By Peter Jennings.
The 2012 Nativity Trail, the story of Christmas through 500 years of art, at Birmingham Museum & Art Gallery, was commended by Archbishop Bernard Longley, Bishop David Urquhart, the Anglican Bishop of Birmingham, and the Lord Mayor of Birmingham, at an official launch, on Friday, 30 November.
Speaking in the Round Room, the Archbishop of Birmingham described the Nativity Trail, now in its eighth year, and the large Christmas Crib, situated in the popular German Christmas Market outside as: “A little sign of what it means to believe in Jesus in the market place”.
Archbishop Longley emphasised that the leaders of other faiths in Birmingham all supported and respected the Nativity Trail and the Christmas crib, as Christians of various traditions respected the faiths and festivals of others.
School choirs from Christ the King Catholic Primary School and St John’s Church of England Primary School sang Christmas carols and songs throughout the afternoon.
Among the senior clergy accompanying Archbishop Bernard Longley, were Mgr Canon Timothy Menezes, Vicar General, Canon Gerry Breen, Dean of St Chad’s Cathedral, Birmingham, and Mgr Canon Patrick Browne, Parish Priest of St Anne, Alcester Street, near Birmingham city centre.
The relationship between Birmingham City Council and the Birmingham Faith Leaders Group has improved out of all recognition since the late 1990’s when the City Council tried to abolish Christmas and replace it with the meaningless festival called “Winterval”.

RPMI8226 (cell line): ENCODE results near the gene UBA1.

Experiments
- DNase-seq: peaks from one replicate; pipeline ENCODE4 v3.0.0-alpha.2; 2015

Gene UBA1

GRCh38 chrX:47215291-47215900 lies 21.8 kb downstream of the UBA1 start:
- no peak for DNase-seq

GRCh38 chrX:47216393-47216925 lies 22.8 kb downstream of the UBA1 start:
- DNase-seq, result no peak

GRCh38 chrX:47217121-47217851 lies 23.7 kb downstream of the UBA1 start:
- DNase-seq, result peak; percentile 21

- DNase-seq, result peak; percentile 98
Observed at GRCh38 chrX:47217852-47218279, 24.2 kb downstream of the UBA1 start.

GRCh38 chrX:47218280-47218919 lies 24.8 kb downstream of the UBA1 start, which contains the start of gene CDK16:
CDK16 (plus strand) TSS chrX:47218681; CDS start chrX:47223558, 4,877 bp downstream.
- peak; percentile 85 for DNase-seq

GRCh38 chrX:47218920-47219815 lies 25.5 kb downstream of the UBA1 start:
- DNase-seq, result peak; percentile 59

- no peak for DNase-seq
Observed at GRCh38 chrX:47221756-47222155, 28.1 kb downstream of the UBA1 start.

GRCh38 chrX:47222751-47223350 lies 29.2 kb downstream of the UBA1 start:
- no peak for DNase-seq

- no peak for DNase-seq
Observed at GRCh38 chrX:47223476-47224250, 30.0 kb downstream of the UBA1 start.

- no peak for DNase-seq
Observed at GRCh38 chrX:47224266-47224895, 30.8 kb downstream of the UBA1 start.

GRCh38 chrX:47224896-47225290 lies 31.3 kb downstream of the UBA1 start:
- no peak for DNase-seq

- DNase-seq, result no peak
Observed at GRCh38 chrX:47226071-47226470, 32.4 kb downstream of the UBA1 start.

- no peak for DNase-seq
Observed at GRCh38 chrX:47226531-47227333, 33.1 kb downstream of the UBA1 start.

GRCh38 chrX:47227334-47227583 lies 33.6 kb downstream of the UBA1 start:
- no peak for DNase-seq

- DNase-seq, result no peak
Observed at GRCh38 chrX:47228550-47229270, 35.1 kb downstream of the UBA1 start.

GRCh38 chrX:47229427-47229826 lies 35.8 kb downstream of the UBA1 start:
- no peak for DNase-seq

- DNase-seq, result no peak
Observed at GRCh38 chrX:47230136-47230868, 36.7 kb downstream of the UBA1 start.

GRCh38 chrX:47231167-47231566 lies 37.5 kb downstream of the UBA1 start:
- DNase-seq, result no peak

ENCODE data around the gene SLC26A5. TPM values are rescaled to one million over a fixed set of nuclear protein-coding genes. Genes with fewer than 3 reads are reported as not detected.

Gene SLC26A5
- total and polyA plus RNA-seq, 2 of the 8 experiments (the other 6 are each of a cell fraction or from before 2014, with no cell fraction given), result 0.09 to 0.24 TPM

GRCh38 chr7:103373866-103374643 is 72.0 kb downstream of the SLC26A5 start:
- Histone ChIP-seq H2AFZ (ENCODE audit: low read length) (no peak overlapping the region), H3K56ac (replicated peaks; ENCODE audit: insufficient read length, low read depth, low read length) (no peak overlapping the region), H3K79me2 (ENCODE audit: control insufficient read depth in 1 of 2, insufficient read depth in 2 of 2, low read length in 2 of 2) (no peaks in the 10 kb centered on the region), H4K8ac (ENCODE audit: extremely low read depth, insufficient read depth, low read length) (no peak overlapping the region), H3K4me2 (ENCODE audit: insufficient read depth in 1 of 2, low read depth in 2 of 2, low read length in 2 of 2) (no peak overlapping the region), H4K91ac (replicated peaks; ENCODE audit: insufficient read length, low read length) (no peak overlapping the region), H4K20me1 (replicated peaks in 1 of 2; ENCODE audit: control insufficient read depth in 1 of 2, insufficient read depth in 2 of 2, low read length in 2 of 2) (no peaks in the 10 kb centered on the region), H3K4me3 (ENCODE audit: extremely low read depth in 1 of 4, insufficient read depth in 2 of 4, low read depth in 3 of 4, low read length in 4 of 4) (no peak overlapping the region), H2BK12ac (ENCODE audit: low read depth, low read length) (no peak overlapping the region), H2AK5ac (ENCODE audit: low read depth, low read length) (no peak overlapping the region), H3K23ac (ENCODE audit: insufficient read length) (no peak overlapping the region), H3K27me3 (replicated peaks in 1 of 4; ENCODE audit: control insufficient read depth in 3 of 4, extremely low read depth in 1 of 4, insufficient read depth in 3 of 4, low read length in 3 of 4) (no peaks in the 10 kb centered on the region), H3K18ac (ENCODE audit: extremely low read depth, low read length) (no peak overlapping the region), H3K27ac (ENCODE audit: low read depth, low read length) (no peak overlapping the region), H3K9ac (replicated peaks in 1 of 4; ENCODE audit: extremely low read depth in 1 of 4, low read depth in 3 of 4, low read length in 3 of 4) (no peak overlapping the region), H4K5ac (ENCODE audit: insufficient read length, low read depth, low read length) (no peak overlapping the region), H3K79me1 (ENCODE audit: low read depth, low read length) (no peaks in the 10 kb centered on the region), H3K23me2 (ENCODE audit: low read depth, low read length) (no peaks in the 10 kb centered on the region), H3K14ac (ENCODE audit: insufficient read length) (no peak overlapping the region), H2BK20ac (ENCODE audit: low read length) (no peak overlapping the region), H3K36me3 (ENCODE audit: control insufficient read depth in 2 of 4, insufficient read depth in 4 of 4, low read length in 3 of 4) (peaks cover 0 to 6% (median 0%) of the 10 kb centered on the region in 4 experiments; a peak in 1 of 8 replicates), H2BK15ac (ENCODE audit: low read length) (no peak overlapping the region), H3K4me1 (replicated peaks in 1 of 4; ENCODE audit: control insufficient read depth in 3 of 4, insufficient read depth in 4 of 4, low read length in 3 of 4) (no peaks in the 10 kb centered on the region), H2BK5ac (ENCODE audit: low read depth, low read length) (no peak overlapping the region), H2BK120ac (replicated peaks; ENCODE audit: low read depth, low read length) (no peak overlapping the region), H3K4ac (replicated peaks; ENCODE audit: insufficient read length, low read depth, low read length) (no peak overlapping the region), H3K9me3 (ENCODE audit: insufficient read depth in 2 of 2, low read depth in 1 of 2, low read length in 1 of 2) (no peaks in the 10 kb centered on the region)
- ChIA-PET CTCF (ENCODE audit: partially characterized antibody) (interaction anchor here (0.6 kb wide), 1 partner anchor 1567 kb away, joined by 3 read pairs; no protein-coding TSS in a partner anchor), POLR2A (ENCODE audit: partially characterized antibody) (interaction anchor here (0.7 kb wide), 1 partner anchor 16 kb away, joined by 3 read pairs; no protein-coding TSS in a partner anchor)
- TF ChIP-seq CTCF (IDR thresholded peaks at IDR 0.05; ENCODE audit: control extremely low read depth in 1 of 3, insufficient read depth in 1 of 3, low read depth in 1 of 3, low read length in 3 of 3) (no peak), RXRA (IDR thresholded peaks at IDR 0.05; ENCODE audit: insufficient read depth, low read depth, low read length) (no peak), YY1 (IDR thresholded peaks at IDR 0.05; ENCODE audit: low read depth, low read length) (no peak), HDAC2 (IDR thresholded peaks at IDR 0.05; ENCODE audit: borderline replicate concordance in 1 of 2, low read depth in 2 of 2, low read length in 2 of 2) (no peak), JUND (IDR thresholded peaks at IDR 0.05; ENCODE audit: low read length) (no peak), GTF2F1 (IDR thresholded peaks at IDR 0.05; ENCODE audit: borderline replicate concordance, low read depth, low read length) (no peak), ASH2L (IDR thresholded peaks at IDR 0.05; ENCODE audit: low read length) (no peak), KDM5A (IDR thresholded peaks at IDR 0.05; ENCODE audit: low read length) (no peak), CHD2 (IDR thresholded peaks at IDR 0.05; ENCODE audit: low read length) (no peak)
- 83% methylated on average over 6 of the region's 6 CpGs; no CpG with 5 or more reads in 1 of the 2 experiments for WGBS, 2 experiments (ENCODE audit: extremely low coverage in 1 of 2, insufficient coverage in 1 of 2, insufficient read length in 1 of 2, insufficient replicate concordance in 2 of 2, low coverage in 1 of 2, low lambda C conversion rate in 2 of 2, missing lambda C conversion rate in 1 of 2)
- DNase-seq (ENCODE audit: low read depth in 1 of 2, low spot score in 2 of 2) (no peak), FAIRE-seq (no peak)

It was a bad move and attracted a lot of negative media coverage. The public perception was that Birmingham City Council was trying to secularise the feast of Christmas to the abhorrence not only of Christians, but also of members of other faiths throughout Birmingham, a vibrant and multicultural city.
After the official launch of the Nativity Trail, the Lord Mayor of Birmingham, Councillor John Lines and the Lady Mayoress, Mrs Kathleen Lines, Archbishop Bernard Longley and Bishop David Urquhart, were shown round the galleries by Professor Ann Sumner, Director of Birmingham Museums Trust, and Victoria Osborne, Curator of Fine Art.
The distinguished guests paused in the quietness of gallery 25, in front of the Nativity Trail – The Rest on the Flight into Egypt, c1620 by Orazio Gentileschi (1563-1639) – for a picture to mark a memorable occasion amid the noise, busyness and hurly-burly life of the City of Birmingham at Christmas.
The Birmingham Museum & Art Gallery leaflet about the Nativity Trail states: “Gentileschi’s painting shows the Holy Family as weary refugees, emphasising their humanity and vulnerability at this moment.”
During April 2012, Birmingham Museums and Art Galley joined forces with Thinktank and Birmingham Science Museum to form the UK’s largest independent museums trust.
*The Nativity Trail is open to the public at Birmingham Museum & Art Galley until 6 January 2013. Admission is free.